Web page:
Migraine in a pediatric ophthalmology practice

Mary A O'Hara, Harold P. Koller

Research output: Contribution to journalArticlepeer-review

2 Scopus citations


Purpose: A prospective study of children between the ages of 2 and 15 years was conducted to investigate the prevalence and characteristics of migraine in children seeking ophthalmic care. Methods: A questionnaire, based on established criteria for the diagnosis of migraine, was administered to 1479 consecutive children presenting to a single pediatric ophthalmologist (H.P.K.). Over 25% of all respondents reported headaches that met the criteria for migraine. In general, these individuals were older than non- migraine sufferers (mean age of 8.3 years vs. 6.6 years). There were no significant sex differences. Results: Headache was the chief complaint for 8.9% of all patients seeking ophthalmic care in this study population. Eighty percent of this sub population described headaches that met the diagnostic criteria for migraine. This study found childhood migraine symptoms to be present in a significant proportion of the patient population of a pediatric ophthalmologist. Conclusion: Ophthalmologists must be aware of the high prevalence of migraine in children seeking ophthalmic care with a chief complaint of headache. Such knowledge will aid the ophthalmologist in the timely diagnosis, treatment, and appropriate referral of patients with symptoms of migraine.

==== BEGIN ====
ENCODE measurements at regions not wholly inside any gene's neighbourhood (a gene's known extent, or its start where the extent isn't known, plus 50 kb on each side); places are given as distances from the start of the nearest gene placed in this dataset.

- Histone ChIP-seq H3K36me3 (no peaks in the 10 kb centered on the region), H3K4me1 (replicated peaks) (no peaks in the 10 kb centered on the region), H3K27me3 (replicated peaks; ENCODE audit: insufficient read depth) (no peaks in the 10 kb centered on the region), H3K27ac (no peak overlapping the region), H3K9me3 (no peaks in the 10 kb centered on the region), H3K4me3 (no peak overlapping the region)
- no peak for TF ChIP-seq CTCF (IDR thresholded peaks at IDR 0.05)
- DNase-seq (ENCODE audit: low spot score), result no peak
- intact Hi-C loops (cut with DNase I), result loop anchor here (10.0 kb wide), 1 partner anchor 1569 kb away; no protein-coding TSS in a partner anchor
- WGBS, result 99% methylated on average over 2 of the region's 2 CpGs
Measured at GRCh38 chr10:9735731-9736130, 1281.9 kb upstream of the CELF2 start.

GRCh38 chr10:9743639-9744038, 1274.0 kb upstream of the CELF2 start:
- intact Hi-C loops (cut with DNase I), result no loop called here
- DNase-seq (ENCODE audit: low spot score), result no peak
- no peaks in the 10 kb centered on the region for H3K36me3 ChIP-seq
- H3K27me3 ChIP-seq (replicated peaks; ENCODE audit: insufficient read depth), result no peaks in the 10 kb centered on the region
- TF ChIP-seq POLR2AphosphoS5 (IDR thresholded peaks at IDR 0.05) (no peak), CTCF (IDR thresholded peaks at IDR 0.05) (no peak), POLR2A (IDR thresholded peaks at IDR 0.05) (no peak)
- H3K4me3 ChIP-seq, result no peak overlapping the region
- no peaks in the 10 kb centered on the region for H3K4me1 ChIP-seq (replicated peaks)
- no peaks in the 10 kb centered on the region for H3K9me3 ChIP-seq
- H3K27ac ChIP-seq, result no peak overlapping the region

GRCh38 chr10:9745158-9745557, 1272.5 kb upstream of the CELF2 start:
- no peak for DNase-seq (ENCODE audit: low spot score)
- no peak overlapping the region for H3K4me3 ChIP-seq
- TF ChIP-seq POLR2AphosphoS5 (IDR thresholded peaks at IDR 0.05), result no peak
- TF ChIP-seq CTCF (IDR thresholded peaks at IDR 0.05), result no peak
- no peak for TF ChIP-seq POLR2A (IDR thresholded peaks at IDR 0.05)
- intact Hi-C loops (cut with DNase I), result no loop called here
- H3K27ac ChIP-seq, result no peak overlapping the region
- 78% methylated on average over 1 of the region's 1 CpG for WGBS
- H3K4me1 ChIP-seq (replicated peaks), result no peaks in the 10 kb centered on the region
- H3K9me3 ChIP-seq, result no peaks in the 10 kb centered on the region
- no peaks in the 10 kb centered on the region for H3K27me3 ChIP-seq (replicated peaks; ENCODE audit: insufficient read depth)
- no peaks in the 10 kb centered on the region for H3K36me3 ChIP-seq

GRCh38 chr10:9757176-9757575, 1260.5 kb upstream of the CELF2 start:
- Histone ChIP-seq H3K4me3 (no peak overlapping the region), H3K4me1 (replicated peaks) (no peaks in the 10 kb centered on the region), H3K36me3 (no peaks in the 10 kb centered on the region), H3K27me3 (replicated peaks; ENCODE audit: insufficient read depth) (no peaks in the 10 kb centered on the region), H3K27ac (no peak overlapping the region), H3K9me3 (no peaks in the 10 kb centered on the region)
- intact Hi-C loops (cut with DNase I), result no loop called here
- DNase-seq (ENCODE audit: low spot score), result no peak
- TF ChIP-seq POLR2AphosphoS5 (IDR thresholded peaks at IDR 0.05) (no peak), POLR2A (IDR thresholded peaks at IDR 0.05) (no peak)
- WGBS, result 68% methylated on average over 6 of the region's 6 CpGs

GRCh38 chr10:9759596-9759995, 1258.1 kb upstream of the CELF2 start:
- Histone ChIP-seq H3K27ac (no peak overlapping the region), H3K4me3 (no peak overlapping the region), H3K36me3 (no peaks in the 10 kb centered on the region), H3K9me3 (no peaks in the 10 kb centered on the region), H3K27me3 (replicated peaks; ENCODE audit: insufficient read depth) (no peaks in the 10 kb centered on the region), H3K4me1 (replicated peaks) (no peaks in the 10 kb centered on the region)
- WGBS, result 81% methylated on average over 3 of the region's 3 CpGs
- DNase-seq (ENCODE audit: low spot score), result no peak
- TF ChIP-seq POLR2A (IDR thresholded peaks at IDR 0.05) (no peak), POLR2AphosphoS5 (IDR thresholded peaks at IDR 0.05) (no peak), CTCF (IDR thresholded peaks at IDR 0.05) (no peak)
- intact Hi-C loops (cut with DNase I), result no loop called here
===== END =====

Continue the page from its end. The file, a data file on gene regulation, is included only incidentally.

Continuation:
Original languageEnglish (US)
Pages (from-to)203-208
Number of pages6
JournalJournal of Pediatric Ophthalmology and Strabismus
Issue number4
StatePublished - Jul 1998
Externally publishedYes

ASJC Scopus subject areas

  • Ophthalmology
  • Pediatrics, Perinatology, and Child Health


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